Last time, I invited you to come up with English equivalents for 10 words from other languages that are said to have no English translation. It was a lot of homework to give you all at once, and you’ve probably been busy with other things. So I was pleased to receive what struck me as worthy coinages for nine of the 10. Some readers sent me long lists of proposed translations — thank you! — so below you’ll see their names turn up more than once.
Here’s what I got:
As a translation for age-otori, which is Japanese for a disastrous, wear-a-hat-until-it-grows-out haircut, Dana Robbins, of Millbury, and Marc McGarry, of Newton Highlands, took their cues from coif and coiffure to propose coiffensive and coiffiasco, respectively. Bob Mangano, of Natick, thought tressmess would do the job, and Leonard Silver, of Arlington, proposed the fun-to-say sniptastrophe.
Eleven centuries ago, Old English had dustsceawung, literally meaning “contemplation of dust” and also tidily expressing the idea that dust used to be other things and that everything will ultimately end up as dust. But that word wafted away long ago and has left nothing in its stead. Lisa Brewster-Cook, of Arlington, who mentioned that she’s now an English teacher at her alma mater of Somerville High School, stepped up to try to replace it.
She wrote, “A historical reference with an -s on the end seems to fit the bill: great chain of beings. If a single word is better, then maybe dashes (‘dusty ashes’), a call back to the whole Ash Wednesday thing of ‘Remember that thou art dust and unto dust thou shalt return.’ True, dashes is already a word. But this could be an alternate meaning.”
Trust an English teacher to appreciate alternate meanings — a gazillion of our words have them. Dust, as a verb, is a good example. It can mean “lightly sprinkle,” as in “snow dusted the hills,” and it can mean “remove dust,” as in “he dusted the bookshelves.” In fact, as those examples show, dust is an auto-antonym, a word with two contradictory meanings — as are bound, cleave, fast, left, and rent, among many others.
But let’s get back to meanings that need someone to put some English on them.
For the Icelandic word gluggaveður, weather that looks delightful when seen through a window but is unpleasant to be in, Stu Cartwright, of Wayland, proposed Mainespring. Said aloud or when exported to distant corners of the English-speaking world, this has obvious shortcomings — but, hey, we’re in New England and the Globe is a written medium, so I’ll take it.
Goya — from Urdu, a moment when a fantasy seems so real that one perceives it as reality and experiences a total suspension of disbelief — is the one word that didn’t elicit any responses that spoke to me. Which I found surprising, because we need a word for this now more than ever, no? If you still have ideas about how we might translate goya, please do send them in.
Re iktsuarpok, a person’s feeling of excited anticipation when they expect someone to arrive, Leonard Silver created a portmanteau of guest and goosebumps, namely, guestbumps; and Stu Cartwright suggested ctrlrefresh. Jeff Kaufman, of Needham, reported that when he was a child, “my dad had a good term for this: He told me not to be so excitipated.”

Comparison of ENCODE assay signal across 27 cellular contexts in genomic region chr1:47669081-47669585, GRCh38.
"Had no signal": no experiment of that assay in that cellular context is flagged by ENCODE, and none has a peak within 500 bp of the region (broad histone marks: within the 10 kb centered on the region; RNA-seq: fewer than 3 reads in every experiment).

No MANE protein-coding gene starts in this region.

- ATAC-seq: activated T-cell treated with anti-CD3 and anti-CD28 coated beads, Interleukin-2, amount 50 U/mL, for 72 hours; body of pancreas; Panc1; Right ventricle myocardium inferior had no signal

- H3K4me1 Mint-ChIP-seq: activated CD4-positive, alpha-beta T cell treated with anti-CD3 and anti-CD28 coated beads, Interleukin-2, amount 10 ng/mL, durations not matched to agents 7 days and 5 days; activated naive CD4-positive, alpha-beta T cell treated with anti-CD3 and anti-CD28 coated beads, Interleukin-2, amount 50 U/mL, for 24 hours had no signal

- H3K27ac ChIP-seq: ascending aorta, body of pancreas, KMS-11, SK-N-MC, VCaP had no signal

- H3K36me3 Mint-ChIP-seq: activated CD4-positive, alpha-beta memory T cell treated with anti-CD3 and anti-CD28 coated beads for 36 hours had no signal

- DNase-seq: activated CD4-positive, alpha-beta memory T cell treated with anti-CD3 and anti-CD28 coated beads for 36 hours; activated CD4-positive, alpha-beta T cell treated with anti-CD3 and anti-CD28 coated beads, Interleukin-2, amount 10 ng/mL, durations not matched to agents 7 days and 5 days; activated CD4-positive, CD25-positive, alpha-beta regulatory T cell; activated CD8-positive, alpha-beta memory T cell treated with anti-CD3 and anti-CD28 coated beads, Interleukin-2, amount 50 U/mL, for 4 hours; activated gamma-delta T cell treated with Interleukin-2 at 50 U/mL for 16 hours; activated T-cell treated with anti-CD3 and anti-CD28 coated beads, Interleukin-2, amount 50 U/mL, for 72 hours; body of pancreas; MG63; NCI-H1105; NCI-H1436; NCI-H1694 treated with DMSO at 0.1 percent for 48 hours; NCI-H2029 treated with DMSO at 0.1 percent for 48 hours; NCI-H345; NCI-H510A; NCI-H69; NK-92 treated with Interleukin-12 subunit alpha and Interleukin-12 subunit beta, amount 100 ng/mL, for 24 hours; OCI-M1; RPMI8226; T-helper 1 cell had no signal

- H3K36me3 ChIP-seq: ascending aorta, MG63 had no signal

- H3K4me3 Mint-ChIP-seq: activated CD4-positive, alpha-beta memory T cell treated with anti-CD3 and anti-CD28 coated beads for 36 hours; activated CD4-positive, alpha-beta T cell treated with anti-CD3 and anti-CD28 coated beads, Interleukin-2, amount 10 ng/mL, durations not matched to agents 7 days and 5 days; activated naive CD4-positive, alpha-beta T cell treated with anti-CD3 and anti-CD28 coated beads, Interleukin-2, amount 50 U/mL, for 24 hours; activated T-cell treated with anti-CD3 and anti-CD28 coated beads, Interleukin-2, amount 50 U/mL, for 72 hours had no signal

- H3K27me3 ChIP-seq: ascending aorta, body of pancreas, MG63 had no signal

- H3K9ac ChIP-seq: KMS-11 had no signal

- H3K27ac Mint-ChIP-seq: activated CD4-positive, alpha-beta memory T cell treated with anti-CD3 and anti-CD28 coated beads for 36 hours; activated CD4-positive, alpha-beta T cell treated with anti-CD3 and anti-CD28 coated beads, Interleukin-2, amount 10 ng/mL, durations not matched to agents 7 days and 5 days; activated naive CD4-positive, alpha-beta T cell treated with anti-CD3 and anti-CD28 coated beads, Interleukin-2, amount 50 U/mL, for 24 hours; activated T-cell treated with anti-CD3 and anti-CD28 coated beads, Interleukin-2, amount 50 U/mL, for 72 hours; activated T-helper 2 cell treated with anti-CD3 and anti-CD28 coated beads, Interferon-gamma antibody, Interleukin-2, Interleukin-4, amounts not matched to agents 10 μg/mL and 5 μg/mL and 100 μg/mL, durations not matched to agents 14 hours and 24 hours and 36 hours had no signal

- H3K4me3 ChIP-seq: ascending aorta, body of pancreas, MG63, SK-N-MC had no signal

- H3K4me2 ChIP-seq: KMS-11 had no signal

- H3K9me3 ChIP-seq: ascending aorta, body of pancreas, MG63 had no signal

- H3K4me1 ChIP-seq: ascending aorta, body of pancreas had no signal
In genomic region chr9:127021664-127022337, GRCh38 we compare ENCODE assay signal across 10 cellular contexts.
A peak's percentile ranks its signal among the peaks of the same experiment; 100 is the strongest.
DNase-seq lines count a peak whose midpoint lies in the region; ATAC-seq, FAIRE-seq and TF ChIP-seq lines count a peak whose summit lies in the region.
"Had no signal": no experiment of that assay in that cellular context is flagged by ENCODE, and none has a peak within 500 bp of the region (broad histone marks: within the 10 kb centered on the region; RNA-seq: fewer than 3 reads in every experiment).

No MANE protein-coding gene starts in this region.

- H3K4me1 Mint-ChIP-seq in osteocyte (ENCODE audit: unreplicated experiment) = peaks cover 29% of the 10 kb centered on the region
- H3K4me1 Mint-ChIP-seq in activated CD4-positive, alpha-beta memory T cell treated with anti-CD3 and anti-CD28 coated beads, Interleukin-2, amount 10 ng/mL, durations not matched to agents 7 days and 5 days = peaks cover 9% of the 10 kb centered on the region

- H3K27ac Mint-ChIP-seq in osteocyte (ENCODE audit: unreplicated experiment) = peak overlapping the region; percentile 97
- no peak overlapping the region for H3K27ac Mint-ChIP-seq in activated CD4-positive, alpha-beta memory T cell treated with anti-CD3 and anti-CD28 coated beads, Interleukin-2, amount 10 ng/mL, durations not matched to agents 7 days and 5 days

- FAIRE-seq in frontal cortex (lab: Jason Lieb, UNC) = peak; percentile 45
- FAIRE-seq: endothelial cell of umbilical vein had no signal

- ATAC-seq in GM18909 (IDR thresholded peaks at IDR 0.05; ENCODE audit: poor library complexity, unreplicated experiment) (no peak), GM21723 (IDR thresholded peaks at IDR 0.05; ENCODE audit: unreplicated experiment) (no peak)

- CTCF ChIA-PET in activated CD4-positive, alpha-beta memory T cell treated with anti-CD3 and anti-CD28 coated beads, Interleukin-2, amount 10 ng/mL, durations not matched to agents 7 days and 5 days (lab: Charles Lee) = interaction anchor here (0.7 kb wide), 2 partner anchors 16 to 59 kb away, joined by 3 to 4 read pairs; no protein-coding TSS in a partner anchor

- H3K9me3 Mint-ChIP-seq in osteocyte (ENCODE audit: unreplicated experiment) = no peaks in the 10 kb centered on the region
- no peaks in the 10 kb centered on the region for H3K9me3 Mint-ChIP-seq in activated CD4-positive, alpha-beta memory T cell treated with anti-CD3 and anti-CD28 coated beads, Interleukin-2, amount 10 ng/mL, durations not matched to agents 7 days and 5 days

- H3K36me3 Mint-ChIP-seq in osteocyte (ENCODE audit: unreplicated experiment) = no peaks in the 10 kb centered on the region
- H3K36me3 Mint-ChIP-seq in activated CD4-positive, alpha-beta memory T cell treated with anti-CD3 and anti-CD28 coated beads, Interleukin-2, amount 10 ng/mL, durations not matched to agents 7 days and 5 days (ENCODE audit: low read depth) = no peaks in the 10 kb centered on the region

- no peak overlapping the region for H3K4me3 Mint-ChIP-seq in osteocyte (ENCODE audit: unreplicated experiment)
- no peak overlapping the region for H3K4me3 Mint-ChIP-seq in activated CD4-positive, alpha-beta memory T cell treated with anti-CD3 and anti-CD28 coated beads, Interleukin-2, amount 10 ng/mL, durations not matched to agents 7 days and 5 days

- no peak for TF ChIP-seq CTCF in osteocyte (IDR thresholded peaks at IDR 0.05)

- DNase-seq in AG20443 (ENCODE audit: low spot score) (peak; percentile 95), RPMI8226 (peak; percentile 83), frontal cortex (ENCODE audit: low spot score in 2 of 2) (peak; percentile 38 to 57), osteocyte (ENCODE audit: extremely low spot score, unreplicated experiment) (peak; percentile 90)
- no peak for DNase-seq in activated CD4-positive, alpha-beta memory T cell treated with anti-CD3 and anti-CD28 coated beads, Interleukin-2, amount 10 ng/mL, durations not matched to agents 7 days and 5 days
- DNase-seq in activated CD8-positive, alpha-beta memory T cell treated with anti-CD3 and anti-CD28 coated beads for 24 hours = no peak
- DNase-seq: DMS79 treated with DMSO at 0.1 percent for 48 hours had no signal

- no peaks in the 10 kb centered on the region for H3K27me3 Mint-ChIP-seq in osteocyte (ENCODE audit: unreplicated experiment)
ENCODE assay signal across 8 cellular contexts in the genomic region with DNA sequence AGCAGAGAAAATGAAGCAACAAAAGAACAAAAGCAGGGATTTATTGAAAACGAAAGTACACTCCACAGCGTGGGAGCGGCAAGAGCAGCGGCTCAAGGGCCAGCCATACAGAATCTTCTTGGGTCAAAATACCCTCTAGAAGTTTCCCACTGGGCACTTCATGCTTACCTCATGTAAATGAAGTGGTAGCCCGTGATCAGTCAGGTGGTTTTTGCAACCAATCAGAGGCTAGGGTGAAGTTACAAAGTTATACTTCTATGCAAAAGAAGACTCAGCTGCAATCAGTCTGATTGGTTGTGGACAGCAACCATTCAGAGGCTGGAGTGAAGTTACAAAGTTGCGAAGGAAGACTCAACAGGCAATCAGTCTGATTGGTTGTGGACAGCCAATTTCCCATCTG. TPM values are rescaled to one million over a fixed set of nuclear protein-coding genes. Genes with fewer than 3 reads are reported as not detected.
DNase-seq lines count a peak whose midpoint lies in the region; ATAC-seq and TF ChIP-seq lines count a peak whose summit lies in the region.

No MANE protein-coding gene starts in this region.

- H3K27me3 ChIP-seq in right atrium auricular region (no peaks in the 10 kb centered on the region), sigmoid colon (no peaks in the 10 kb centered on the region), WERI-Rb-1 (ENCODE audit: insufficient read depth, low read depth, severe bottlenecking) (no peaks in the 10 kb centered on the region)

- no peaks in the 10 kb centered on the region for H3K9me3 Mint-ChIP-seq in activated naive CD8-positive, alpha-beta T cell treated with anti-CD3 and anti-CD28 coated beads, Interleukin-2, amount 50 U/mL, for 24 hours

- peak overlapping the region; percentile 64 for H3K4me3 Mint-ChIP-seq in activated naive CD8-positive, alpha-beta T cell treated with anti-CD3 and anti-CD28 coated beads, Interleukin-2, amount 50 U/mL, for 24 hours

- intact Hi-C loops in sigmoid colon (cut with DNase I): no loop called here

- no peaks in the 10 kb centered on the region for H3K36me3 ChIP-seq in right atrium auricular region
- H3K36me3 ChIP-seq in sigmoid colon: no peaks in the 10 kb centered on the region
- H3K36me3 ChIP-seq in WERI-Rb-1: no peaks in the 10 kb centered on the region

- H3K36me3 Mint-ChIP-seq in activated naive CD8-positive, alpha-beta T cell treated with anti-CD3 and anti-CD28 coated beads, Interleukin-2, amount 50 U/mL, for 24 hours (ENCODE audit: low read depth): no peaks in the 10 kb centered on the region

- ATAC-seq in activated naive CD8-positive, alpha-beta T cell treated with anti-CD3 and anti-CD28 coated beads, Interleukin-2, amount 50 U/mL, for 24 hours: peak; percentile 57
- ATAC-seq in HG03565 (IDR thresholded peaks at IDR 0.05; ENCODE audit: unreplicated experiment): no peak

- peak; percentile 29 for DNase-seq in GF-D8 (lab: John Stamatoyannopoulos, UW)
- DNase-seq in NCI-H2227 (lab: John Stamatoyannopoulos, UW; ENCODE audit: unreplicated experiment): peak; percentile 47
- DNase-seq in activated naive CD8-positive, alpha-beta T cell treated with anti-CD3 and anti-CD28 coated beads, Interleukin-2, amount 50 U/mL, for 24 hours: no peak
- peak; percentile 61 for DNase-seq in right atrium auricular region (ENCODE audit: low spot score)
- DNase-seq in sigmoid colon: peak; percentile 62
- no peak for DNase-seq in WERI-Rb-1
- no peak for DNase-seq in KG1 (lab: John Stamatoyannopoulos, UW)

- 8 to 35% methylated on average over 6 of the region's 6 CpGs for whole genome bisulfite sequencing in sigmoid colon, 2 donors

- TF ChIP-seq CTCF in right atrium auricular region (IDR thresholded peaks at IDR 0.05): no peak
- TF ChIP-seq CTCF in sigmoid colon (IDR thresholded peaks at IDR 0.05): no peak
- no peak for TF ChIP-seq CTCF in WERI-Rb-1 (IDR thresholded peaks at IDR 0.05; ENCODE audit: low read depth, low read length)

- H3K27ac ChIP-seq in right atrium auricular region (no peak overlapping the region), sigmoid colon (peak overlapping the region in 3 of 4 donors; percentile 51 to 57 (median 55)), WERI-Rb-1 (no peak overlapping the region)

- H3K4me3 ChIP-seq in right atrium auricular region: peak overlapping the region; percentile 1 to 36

For the Indonesian jayus, a joke that’s so unfunny and so bumblingly told that it actually makes one laugh, Stu Cartwright proposed dubyaheyhey, which I can tell is meant to elicit at least a chuckle. But I don’t get it. At all. So I’m going to figure dubyaheyhey is itself making a bid to be an Anglophones’ jayus and leave it at that.
On to Tulu’s karelu, meaning the indentation left on the skin by tight clothing such as jeans, socks, or a bra. Jeff Kaufman wrote, in a tone I took to be authoritative, “Indeed, Western medicine does not have a specific term for this type of minor edema or skin impression. Is it a skinpression?”Jack Neiman, of Framingham; Dana Robbins; and Liz Thompson, of Putnam, Conn., offered skindent or skindentation, which are straightforward and clear. And Leonard Silver thought up smushmark, which is cute.
For the Finnish myötähäpeä, the feeling of embarrassment or shame one experiences when seeing someone else do something seriously cringy, Aaron J. Weinert, of Boston, suggested thembarrassment and the apparently irrepressible Stu Cartwright proposed Oscarnight.
The German word Torschlusspanik, which refers to the panicky recognition that one’s opportunities are diminishing as one ages, made Jean Whooley, of Dorchester, think: “At 71, I realize that many former hopes and dreams are part of my anticipast.” Dana Robbins gave me “agiety (sounds like anxiety),” and Mark Zanger, of Jamaica Plain, suggested bucketangst.
As for ubuntu, from a family of southern African languages in which it means something like awareness of our common humanity, I got a few suggested translations. But Jeff Kaufman argued: “There should be no new word for ubuntu. It is too good. In a lesser sense, it is culture, but that omits much of the nuance of the psychology in ubuntu.” On reflection, I agree with Jeff. In the grand melting pot tradition of English, let’s keep on keeping on with ubuntu itself. And I’d like to award bragging rights to ubuntu and to Jeff. Thanks!
Now here’s our new challenge: As I grow older, I notice that people who would have looked elderly to me 20 or 30 years ago (I’m talking gray hair and wrinkles) don’t anymore. They just look normal. Other people of somewhat different ages have told me they’ve noticed the same thing. What could we call this phenomenon of perceiving one’s agemates as ageless? Send your ideas to me by noon on Friday, Jan. 6, at Barbara.Wallraff@globe.com, and kindly include where you live.
Barbara Wallraff is a writer and editor who lives in Cambridge.